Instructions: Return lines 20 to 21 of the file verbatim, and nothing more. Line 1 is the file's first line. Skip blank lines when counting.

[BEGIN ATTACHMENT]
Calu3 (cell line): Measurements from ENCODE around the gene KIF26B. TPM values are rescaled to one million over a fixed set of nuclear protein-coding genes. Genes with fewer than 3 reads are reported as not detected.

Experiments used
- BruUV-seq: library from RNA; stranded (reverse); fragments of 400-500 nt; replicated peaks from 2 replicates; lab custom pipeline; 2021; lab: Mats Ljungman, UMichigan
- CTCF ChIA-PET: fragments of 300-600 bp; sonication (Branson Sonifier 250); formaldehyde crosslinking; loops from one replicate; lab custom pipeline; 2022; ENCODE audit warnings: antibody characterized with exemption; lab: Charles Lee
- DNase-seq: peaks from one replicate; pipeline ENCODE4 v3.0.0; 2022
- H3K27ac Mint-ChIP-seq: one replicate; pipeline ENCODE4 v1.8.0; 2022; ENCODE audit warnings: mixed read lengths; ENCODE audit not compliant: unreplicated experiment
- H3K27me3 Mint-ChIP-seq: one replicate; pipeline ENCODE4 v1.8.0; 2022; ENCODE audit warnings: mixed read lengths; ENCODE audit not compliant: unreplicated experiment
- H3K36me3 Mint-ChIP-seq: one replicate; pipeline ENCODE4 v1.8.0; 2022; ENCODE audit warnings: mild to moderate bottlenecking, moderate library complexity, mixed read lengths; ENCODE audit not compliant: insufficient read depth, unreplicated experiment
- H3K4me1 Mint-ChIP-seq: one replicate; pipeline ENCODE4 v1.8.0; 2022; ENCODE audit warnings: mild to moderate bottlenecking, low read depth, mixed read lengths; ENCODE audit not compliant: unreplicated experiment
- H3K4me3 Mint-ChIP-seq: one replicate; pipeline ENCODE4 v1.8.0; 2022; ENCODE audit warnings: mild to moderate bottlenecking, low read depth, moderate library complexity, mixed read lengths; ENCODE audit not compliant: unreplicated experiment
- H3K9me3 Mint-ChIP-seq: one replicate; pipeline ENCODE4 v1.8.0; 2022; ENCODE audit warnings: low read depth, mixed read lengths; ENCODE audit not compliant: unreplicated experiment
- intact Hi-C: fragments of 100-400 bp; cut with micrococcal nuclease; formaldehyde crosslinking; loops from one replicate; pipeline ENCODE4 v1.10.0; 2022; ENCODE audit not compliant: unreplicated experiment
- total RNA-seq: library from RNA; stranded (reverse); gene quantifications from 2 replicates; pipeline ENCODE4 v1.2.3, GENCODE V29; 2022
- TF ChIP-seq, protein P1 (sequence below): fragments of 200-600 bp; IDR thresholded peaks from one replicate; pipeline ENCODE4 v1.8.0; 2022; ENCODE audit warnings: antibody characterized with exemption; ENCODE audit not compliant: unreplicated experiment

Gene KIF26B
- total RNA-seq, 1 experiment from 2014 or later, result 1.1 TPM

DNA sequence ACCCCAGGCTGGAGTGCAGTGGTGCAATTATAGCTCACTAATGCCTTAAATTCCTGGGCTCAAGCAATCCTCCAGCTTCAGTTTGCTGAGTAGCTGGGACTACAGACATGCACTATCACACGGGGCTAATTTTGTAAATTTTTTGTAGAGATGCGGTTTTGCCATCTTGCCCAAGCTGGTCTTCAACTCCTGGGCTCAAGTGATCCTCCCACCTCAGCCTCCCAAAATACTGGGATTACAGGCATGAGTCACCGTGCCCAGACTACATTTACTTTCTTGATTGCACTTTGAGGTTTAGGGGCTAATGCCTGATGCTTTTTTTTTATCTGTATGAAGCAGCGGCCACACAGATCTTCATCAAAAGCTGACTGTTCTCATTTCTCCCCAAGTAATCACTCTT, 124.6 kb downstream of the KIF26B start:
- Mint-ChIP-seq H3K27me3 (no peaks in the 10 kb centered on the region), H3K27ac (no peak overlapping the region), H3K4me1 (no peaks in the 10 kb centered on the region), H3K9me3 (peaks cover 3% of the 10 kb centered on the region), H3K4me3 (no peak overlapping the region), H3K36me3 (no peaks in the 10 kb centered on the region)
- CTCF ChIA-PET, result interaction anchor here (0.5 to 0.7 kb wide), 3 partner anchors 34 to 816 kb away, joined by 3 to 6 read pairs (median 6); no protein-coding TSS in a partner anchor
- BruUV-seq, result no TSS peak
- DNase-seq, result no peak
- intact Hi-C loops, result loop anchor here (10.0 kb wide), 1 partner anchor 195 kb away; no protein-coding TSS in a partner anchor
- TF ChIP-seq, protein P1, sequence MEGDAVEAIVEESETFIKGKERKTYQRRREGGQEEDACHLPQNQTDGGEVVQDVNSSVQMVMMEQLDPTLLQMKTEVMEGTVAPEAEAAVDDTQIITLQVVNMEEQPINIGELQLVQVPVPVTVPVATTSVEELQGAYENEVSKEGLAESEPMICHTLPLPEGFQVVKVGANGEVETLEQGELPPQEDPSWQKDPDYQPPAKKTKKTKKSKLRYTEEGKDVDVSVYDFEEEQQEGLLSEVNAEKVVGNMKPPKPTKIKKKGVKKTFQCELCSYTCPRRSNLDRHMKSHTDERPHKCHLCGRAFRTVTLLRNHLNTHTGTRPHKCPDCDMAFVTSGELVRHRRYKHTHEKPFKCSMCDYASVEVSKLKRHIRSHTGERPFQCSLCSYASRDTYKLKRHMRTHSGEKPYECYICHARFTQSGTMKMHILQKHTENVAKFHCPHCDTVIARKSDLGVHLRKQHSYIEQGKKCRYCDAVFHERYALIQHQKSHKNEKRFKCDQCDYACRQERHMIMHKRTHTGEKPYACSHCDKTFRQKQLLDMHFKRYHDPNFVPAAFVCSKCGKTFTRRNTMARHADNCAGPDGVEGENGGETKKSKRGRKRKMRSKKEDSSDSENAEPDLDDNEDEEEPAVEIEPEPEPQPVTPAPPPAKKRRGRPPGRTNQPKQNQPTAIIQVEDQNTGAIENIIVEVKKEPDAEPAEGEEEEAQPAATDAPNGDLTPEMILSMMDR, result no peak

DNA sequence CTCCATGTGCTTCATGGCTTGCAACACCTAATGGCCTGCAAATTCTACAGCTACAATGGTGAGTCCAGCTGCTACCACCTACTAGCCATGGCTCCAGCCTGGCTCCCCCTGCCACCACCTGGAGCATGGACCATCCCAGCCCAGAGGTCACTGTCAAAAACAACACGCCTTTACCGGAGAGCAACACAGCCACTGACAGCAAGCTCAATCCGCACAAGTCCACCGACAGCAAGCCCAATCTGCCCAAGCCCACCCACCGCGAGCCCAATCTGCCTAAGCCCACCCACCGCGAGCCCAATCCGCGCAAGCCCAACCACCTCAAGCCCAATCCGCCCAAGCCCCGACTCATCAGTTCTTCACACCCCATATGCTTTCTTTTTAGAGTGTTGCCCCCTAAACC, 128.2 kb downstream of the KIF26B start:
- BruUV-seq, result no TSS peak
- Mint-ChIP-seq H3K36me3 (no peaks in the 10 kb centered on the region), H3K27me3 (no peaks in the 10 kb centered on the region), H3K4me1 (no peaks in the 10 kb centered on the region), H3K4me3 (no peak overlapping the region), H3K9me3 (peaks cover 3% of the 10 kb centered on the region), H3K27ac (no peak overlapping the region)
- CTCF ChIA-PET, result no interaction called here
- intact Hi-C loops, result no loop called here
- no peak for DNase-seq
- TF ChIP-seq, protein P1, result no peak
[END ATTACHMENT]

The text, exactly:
- BruUV-seq, result no TSS peak
- DNase-seq, result no peak